mini-review · Romantic Reads · stuff I read

Signs of Attraction by Laura Brown

28117939Summary from Goodreads:
Do you know what hearing loss sounds like? I do.
All my life I’ve tried to be like you. I’ve failed.
So I keep it hidden.
But on the day my world crashed down around me, Reed was there.
He showed me just how loud and vibrant silence can be, even when I struggled to understand.
He’s unlike anyone I’ve ever known. His soulful eyes and strong hands pulled me in before I knew what was happening.
And as I saw those hands sign, felt them sparking on me, I knew: imperfect could be perfect.
Reed makes me feel things I’ve never felt. It’s exciting…and terrifying.
Because he sees me like no one else has, and I’m afraid of what he’ll find if he looks too closely.
The only thing that scares me more than being with him? Letting him go.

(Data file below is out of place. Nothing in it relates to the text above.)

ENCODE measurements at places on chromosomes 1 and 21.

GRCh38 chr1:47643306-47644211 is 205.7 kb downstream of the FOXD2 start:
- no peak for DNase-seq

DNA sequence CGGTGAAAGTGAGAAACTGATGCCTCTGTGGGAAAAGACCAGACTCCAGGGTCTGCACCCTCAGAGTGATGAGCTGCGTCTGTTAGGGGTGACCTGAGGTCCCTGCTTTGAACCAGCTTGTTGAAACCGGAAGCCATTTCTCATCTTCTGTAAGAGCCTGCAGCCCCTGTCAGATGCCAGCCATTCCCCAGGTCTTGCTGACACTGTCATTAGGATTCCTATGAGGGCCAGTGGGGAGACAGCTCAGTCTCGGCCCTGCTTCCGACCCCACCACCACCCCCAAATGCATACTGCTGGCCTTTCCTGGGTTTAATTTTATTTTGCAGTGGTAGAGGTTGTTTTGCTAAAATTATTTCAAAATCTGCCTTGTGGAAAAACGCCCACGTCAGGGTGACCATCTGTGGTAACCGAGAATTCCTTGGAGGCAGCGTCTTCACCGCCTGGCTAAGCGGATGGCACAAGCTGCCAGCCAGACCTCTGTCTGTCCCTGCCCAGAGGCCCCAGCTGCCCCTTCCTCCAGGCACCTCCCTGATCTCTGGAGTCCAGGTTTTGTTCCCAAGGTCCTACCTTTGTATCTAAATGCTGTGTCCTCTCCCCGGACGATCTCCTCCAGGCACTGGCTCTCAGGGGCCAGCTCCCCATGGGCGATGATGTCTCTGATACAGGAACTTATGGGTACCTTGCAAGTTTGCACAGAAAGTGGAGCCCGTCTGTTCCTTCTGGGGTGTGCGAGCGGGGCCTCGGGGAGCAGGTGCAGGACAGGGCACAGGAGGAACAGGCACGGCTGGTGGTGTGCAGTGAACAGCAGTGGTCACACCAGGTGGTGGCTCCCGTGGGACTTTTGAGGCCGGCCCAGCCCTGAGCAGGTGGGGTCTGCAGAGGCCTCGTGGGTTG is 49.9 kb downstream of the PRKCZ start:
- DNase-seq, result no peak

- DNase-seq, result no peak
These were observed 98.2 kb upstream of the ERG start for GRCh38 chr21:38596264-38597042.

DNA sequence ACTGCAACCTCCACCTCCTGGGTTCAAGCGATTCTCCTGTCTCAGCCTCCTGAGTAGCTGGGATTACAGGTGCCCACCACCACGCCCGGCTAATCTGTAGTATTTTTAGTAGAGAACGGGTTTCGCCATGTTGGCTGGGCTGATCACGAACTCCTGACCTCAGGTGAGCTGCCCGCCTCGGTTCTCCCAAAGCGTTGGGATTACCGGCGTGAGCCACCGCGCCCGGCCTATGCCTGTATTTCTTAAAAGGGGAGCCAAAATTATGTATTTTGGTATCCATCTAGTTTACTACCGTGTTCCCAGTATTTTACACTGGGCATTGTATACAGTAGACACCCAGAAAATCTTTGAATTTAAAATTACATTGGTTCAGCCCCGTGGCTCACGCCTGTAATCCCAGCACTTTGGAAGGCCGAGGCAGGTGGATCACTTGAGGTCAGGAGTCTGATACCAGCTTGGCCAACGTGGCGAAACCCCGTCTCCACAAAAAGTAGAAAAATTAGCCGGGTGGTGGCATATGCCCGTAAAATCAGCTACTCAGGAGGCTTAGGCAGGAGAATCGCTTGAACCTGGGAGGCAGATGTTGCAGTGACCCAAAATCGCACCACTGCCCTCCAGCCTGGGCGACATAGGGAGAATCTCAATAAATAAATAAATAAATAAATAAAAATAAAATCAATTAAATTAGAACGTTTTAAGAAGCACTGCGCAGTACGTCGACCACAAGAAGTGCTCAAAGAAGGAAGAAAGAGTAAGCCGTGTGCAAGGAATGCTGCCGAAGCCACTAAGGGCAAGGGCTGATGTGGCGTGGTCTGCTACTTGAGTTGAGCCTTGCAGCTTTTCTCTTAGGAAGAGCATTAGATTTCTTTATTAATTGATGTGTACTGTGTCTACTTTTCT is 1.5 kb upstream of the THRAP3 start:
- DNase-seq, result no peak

I read Laura Brown’s Friend (With Benefits) Zone and liked it so I decided to seek out the first book in the series (series? I can’t find an official name but Reed and Carli make a very brief appearance at Dev’s mom’s school in F(WB)Z). I’m really torn about Signs of Attraction. On the one hand, this is an excellent #ownvoices romance between a Deaf man and a Hard of Hearing woman who each have a lot of emotional baggage they have to deal with to get to a happy ending. Reed has some guilt about his father’s death and Carli has been raised in an abusive household. On the other, there are a few plot tropes (mostly) unrelated to the above representation – an evil old girlfriend with a very complicated level of shittiness (some of which has to do with the Deaf/HoH community), perhaps not the best ways of describing race, and at least one instance where I was surprised the police were not called – that I did not like. Also, it’s written in alternating first-person POV, which grated on me. I keep trying with that narrative style and I very rarely feel like it has been done well; a close-third POV would be clearer. But overall it was a good romance with good on-page representation, in my opinion.